The application of natural gas in marine engines depends on its properties. Natural gas is lighter than air, and in the event of leakage it disperses upwards to the atmosphere. Evaporating Liquefied Natural Gas (LNG) floats away, in contrast to other liquid fuel vapors, which linger near the engine and the bilge. The flammability of LNG is only possible within a tight mixture with air ranging (5%:15 %). The properties of NG and conventional marine fuel oil are summarized in (Table 1) [15-17].

1.2.              Propulsion Options for LNG Carriers

The propulsion system for LNG vessels is closely related with the generation and consumption of the cargo boil-off One way of classifying LNG vessel propulsion systems is according to the purpose appointed for the BOG produced in the cargo spaces. Both the fuels used as well as the emissions regulations are factors that influence the direction of LNG vessel propulsion system [18]. Another propulsion system classification is based on the fuel to be used allowing the possibility of selecting the propulsion system based on future lines of development. Steam Turbine (ST) based propulsion has been the main system implemented on LNG vessels since 1960, as this system allows the simultaneous burning in boilers of heavy fuel-oil together with the BOG generated during transportation, which in turn feed the propulsion turbines and electric turbo generators. Since 2003, LNG vessel propulsion systems have been at a turning point. STs are being replaced by internal combustion engines due to improvements in the efficiency of the latter and because, as above mentioned, these permit the burning of both heavy fuel oil as well as BOG from the cargo [19]. In addition, the Dual Fuel Diesel Electric Engine (DFDE) is one of the promising propulsion systems for LNG carriers. The DF engine adopted the lean-burn concept from the Otto-cycle, and a small amount of diesel as the pilot fuel, approximately 1 to 8%, which is used for ignition in the combustion chamber in its operation with gas as fuel (gas mode). DFDE engines developed around the year 2003 are 4- stroke (4S). At present, however, owing to technological advances which enable the use of NG in 2 - stroke engines (2S), a new change in propulsion systems to be implemented on LNG vessels is occurring to follow, a description of the main LNG vessel propulsion systems is discussed.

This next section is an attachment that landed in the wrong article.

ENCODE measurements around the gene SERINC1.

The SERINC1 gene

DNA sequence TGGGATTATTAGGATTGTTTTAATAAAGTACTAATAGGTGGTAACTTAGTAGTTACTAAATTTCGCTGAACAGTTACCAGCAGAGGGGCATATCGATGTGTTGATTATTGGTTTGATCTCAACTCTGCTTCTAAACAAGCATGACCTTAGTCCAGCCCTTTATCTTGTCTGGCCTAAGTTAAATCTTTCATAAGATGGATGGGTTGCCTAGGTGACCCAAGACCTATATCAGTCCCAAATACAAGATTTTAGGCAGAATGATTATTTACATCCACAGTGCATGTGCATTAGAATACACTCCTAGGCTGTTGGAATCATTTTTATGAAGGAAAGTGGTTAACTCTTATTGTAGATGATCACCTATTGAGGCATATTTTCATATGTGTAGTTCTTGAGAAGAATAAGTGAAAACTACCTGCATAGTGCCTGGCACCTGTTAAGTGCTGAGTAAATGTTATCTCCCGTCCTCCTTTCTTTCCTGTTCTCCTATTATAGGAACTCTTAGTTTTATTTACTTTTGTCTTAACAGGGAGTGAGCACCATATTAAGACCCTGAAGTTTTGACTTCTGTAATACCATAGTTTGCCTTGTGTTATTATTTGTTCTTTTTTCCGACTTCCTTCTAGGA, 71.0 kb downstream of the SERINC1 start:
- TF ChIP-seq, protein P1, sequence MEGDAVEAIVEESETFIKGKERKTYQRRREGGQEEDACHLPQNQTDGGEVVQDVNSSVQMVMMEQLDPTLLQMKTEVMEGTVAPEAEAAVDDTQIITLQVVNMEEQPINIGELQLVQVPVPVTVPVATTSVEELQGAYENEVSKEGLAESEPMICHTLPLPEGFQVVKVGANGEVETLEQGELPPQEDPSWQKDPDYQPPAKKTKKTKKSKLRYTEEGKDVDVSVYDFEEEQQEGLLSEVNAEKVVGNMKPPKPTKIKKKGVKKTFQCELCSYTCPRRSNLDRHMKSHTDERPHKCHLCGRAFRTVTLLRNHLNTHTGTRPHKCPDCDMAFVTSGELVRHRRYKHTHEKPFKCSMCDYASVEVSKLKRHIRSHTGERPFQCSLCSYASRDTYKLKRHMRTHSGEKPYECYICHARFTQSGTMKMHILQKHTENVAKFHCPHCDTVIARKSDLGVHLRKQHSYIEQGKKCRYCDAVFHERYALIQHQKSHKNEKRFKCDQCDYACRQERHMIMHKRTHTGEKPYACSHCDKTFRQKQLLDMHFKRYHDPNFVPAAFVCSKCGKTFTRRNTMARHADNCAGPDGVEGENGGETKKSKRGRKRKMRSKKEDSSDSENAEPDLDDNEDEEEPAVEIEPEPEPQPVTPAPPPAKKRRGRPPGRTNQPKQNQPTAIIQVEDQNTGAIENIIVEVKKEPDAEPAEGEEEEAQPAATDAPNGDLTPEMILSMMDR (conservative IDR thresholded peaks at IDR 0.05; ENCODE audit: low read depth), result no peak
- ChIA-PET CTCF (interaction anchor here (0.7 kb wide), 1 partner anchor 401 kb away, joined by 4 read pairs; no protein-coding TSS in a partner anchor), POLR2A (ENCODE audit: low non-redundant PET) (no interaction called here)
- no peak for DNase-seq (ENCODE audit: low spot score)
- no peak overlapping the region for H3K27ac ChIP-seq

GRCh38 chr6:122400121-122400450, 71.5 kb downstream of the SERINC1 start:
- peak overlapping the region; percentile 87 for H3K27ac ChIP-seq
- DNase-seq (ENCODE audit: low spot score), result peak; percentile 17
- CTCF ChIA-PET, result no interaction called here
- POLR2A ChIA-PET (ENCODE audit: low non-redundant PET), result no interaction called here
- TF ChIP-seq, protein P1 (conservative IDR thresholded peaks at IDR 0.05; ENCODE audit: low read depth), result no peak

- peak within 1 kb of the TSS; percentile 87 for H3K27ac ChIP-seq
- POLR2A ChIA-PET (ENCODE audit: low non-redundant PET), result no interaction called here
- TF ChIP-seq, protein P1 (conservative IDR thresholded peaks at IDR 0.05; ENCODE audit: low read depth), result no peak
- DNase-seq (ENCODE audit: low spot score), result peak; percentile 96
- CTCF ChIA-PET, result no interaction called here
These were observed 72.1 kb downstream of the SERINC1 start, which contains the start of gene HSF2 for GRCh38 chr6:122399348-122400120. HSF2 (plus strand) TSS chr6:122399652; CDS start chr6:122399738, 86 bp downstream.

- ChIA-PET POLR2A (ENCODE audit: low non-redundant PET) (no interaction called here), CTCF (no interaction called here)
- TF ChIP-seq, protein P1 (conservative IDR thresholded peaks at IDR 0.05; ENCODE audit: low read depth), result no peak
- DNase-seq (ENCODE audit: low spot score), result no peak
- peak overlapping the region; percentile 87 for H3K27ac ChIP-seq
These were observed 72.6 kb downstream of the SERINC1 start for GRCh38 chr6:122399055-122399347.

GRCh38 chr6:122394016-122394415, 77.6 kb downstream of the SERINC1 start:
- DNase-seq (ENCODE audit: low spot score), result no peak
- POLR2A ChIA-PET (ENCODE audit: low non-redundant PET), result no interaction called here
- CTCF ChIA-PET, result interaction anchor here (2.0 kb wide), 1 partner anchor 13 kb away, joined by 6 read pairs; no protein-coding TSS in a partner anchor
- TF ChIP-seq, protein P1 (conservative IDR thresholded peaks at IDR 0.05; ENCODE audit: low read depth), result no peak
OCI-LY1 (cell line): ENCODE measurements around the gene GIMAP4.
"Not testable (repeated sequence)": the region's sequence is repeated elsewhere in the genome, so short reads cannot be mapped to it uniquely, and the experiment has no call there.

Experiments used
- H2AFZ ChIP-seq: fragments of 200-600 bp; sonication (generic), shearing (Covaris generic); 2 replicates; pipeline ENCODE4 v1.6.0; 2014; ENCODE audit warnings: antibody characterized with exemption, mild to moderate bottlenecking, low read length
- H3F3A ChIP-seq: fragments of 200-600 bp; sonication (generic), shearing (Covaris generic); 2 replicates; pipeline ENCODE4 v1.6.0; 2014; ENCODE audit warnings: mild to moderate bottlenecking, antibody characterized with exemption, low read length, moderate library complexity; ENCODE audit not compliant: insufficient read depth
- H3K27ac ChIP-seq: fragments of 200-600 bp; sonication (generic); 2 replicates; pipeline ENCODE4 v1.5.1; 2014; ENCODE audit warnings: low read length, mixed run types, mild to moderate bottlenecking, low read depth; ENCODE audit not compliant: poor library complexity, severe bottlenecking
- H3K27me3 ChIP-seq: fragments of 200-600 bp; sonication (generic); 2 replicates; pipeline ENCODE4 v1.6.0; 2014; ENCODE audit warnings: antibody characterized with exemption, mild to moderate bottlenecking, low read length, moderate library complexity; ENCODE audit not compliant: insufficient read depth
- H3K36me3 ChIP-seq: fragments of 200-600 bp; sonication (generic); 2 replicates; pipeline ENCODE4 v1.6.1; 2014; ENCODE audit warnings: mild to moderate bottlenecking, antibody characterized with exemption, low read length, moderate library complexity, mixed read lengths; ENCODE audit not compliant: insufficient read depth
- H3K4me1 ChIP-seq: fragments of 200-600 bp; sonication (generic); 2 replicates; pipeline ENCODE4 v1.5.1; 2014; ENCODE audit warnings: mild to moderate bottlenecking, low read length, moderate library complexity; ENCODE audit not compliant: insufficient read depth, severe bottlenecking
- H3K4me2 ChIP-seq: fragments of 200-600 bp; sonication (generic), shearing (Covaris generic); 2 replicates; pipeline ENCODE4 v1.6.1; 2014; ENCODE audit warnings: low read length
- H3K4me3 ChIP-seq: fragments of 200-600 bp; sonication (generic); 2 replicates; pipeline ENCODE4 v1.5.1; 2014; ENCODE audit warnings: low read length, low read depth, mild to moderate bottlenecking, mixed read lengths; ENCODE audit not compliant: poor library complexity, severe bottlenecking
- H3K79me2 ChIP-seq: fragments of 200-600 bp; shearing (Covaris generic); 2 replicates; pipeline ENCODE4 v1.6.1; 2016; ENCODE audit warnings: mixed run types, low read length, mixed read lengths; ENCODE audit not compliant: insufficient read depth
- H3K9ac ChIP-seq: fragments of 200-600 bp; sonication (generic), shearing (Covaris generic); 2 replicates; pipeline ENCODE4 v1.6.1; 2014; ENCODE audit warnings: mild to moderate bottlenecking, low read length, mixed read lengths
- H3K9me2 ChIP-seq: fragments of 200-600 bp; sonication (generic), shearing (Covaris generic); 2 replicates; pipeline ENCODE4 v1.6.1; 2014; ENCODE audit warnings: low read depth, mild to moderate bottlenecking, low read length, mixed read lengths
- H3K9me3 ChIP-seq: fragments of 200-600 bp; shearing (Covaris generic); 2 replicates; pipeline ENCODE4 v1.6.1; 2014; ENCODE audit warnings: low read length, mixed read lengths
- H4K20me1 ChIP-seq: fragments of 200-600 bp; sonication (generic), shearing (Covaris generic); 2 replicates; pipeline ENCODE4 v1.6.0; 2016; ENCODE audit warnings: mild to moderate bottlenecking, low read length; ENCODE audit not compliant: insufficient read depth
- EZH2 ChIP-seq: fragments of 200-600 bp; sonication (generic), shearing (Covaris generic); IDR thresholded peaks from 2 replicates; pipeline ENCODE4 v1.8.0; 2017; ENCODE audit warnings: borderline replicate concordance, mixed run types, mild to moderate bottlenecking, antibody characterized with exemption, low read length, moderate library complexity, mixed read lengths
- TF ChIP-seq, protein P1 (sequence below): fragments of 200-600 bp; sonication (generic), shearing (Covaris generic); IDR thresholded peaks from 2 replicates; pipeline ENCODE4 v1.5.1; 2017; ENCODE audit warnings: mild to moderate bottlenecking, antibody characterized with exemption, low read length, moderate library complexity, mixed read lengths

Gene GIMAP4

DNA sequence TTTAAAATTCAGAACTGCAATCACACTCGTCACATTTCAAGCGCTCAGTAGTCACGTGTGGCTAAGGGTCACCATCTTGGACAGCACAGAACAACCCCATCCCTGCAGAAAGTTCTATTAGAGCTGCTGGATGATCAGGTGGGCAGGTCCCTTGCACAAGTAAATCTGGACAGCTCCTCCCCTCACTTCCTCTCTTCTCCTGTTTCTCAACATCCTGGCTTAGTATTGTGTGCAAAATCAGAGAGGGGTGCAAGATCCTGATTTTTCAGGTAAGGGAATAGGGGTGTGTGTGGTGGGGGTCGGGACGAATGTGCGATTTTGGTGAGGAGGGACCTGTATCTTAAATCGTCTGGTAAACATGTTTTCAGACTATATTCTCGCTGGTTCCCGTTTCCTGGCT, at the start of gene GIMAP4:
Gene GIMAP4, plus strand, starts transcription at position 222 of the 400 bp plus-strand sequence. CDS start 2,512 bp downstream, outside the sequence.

1.2.1.         Steam Turbine Propulsion

Steam turbine has been the main propulsion system for LNG ships from very early days of gas transportation by sea primarily because of the ease with which the natural BOG can be burned in the boilers. A suitable marine steam power plant employs two boilers each of around 80-90 tons per hour steaming capacity at 60-70 bar pressure and 520ºC super heat steam temperature [20]. Propulsion system will comprise of a high pressure, an intermediate pressure and a low pressure turbine with total power output of 35-45 MW. The low pressure turbine also carries an astern turbine on the same rotor shaft for speed reversal. The auxiliary electrical power of about 10 MW will be provided by two steam turbines generators and one medium speed diesel generator of 3 MW power ratings. Overall thermal efficiency of a typical 30 MW conventional marine steam power plant, Mitsubishi, used for propulsion of 157000 m3 LNG tanker has been estimated to 35% [21]. Now the improved versions of these steam plants designed on UST technology are able to offer nearly 15% fuel saving which amounts to an increase in the overall fuel efficiency to about 41% and is thus comparable to the fuel consumption of DFDE [22].